Important update (that probably no on cares about): I have decided on my fall marathon!!!! I have been going back and forth between a few and finally decided to register for the VIA Marathon.
The course starts in Allentown, PA and is very scenic and FLAT! There were a few considerations before making the final decision.
- It needed to be somewhat local. I will still travel the night before and do the expo/packet pick-up thing, but I don’t want to take a ton of time away from my family.
- I preferred it be close enough for some family to come and spectate. It gives me a great boost of energy to see people I know out on the course. And, it also prevents me from doing any walking…haha. Although I think that there is a Murphy’s Law for runners that states even if you run 20+ miles, someone you know will always see you walk that .02 you took to catch your breath for a minute. Am I right?
- I wanted it to be a somewhat flat course. I do enjoy rolling hills, but if I want to BQ, I’m going to need all the help I can get.
- I prefer an earlier fall race. It is MUCH easier for me to train during the summer, because I have the time off of school. Once school starts, training begins to be a crap-shoot. Separation anxiety is in full swing, so child care at the gym is out for now. Next year’s marathon is on September 11. So, the earlier the better in my opinion.
Some photos from along the course that I took two years ago. I was preggers and went to support some friends who were running:
From the website: Bart Yasso, Chief Running Officer at Runner’s World Magazine designed the course and yes, a river runs through it; the Lehigh River to be exact. As Bart likes to say; it’s a course designed by a runner for a runner. Scenic, shady and a net elevation drop of 240’ make it an attractive qualifying run for the Boston Marathon. The average runner’s time last year was 3:57 hours.
I ran the VIA half marathon this year and really enjoyed it. I finished in 1:48:30 which I was pretty proud of. I knew I wasn’t in the best shape, but I felt that I ran a strong race and negative split the course. I always, always, always enjoy races in which I negatively split the first and second half. It feels deflating to have tons of people pass you in the first few miles, but it is SUCH a confidence booster to pass those same people later in the race! Sometimes I have to hold myself back from saying, “Yeah, I got you!!!” That would just be rude 😉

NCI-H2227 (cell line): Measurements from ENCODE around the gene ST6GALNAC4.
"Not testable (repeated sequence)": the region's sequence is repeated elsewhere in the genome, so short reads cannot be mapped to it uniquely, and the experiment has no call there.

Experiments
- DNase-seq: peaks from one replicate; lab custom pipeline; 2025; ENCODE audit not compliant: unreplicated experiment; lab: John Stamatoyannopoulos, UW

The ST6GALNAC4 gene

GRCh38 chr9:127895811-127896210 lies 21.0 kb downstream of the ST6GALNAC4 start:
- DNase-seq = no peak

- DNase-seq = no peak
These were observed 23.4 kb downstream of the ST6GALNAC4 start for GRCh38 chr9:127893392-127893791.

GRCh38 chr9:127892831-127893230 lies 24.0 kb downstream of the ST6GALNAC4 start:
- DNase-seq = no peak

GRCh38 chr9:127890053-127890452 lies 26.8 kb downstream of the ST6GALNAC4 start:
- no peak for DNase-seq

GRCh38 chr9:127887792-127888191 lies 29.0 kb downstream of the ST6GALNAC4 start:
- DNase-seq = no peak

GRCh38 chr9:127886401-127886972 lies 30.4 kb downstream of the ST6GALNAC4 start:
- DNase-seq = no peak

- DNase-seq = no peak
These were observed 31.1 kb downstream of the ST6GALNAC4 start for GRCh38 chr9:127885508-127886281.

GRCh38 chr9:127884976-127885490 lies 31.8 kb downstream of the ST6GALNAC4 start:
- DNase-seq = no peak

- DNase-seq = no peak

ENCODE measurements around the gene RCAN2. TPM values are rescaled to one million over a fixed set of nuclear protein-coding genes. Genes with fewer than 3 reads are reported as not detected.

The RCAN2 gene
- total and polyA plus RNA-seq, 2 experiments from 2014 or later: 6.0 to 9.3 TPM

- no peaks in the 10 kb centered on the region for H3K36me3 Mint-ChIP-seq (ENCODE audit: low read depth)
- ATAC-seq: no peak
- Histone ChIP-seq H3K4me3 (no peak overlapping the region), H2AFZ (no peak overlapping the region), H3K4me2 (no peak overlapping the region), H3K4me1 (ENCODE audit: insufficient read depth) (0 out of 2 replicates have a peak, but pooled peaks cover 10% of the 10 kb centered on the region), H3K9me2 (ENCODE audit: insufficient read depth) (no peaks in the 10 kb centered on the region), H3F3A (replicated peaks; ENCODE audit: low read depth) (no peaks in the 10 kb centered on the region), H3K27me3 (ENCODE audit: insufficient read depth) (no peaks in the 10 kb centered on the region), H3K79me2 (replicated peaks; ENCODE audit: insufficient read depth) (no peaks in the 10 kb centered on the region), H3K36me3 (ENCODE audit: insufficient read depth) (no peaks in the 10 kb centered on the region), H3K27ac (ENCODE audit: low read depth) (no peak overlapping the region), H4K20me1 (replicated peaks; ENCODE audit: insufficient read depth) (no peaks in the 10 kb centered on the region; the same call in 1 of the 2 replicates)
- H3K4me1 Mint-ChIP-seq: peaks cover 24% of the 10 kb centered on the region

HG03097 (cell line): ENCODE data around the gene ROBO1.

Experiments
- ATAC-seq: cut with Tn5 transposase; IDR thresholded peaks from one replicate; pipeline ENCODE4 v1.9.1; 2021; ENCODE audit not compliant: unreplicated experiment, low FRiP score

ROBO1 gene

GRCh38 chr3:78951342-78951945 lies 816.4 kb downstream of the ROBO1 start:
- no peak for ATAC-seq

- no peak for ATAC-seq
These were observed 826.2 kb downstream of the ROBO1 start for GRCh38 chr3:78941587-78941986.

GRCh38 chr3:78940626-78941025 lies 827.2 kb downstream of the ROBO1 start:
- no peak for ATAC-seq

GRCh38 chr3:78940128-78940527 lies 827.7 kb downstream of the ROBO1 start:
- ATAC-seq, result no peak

Side Note: As I was sitting in the bus to shuttle us back to the start, I was sort of hanging my head out the window because the the “ripeness” going on inside. (fyi: people tend to smell after running 13.1 and 26.2 miles…it smelled somewhat similar to hot garbage…it wasn’t pretty folks) While doing this, I saw a guy walking around chatting with runners and suddenly realized that it was Bary Yasso. Like a crazy person, I just started yelling, “Bart! Hey, it’s Bart!” He came over and asked about the race and the course. Such a nice guy. Love him!
Anyway, the course for the half was great. Most of it was through wooded areas near the water. The ground was packed gravel which tends to slow the pace by a few seconds, but I didn’t mind because it was pretty with the leaves just starting to change. There really were no significant hills, but there were enough turns and scenic changes to keep it interesting.
I thought about registering for the Steamtown Marathon, which is just a few weeks after, but decided against it. Although it is also a net downhill course, I didn’t want to ruin my previous experience with it. Steamtown was my very first marathon, and it was a blast. Don’t get me wrong, those last handful of miles were hell, but the first 19 or so were amazing. I literally loved life for those few hours. Every little town we ran through was like a mini party. If you are looking for a small race with great crowd support, Steamtown is a must. I had no time goal for the race but ran a strong 3:45:45.
Even though Steamtown is a great choice to qualify for Boston, many sources say that the VIA marathon has even better odds.
So, here goes nothing. My plan is to spend the winter getting comfortable running sub 8:00 miles while keeping up with double digit long runs weekly, and then focus on marathon training specifically in May. I haven’t decided on a training plan yet. I have always used free Hal Higdon plans and they have been great, but I feel like I need something more specific. I really like to know specific paces that I should be running rather than just total mileage and types of workouts. Any suggestions?
Have you planned out your 2016 race season? Share what you are running!